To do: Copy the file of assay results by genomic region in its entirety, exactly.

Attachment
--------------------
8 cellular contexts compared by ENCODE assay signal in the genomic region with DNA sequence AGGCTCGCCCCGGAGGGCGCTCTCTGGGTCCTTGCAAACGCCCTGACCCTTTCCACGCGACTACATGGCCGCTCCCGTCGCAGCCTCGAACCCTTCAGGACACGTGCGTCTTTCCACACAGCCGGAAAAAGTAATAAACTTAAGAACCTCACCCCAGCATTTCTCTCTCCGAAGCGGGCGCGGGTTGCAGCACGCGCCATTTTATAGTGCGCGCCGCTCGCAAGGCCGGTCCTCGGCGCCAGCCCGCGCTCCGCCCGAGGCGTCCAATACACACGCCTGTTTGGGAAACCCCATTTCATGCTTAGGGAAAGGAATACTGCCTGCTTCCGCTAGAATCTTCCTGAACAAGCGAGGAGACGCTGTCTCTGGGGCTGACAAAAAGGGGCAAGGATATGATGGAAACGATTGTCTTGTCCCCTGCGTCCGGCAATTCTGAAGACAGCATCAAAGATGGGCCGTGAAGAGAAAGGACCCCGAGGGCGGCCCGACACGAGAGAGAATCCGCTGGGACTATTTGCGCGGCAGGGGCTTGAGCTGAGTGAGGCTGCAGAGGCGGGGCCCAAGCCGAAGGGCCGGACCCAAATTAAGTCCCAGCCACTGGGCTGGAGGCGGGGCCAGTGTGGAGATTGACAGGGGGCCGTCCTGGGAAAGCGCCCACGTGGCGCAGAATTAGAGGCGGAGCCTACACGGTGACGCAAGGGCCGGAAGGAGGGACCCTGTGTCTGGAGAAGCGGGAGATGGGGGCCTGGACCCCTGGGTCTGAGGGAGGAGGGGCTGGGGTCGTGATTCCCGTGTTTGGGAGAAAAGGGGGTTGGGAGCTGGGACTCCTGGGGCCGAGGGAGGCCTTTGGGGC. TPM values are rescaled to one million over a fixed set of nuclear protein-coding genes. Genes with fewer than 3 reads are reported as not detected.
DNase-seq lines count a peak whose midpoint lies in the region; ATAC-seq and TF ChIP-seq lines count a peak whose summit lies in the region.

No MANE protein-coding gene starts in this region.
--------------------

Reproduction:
8 cellular contexts compared by ENCODE assay signal in the genomic region with DNA sequence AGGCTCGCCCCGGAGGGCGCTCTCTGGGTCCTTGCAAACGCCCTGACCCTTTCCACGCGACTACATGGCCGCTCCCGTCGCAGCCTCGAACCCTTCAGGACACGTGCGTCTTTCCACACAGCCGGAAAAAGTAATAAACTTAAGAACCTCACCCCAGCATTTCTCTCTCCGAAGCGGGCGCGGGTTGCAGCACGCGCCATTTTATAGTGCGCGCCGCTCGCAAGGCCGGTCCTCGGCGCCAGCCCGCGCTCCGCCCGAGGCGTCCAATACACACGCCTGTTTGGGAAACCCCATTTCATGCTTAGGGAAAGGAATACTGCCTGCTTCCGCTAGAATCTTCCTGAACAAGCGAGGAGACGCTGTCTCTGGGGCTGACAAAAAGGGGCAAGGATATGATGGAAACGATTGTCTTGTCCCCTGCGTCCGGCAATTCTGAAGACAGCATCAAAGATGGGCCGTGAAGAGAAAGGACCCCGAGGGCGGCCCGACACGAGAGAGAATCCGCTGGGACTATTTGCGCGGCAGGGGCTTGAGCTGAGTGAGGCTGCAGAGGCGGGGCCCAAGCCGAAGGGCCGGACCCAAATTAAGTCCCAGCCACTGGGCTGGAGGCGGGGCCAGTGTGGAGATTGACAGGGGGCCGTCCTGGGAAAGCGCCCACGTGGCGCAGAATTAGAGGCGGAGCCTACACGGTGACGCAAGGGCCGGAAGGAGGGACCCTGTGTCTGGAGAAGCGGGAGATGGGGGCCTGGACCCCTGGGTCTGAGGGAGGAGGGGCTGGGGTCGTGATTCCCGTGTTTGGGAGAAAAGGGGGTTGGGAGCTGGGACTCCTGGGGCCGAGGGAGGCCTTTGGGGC. TPM values are rescaled to one million over a fixed set of nuclear protein-coding genes. Genes with fewer than 3 reads are reported as not detected.
DNase-seq lines count a peak whose midpoint lies in the region; ATAC-seq and TF ChIP-seq lines count a peak whose summit lies in the region.

No MANE protein-coding gene starts in this region.